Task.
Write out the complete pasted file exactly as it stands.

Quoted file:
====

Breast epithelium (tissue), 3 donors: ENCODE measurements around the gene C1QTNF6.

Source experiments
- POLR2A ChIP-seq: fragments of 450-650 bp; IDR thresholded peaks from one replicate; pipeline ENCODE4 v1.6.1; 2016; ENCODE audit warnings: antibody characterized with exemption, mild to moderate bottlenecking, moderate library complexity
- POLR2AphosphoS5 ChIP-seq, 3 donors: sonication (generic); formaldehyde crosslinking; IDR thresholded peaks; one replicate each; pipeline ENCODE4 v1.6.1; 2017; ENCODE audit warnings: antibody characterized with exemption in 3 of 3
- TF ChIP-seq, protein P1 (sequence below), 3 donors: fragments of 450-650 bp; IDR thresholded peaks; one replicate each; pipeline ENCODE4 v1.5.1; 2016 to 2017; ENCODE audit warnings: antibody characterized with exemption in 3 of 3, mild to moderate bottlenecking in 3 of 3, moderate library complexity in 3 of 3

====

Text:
Breast epithelium (tissue), 3 donors: ENCODE measurements around the gene C1QTNF6.

Source experiments
- POLR2A ChIP-seq: fragments of 450-650 bp; IDR thresholded peaks from one replicate; pipeline ENCODE4 v1.6.1; 2016; ENCODE audit warnings: antibody characterized with exemption, mild to moderate bottlenecking, moderate library complexity
- POLR2AphosphoS5 ChIP-seq, 3 donors: sonication (generic); formaldehyde crosslinking; IDR thresholded peaks; one replicate each; pipeline ENCODE4 v1.6.1; 2017; ENCODE audit warnings: antibody characterized with exemption in 3 of 3
- TF ChIP-seq, protein P1 (sequence below), 3 donors: fragments of 450-650 bp; IDR thresholded peaks; one replicate each; pipeline ENCODE4 v1.5.1; 2016 to 2017; ENCODE audit warnings: antibody characterized with exemption in 3 of 3, mild to moderate bottlenecking in 3 of 3, moderate library complexity in 3 of 3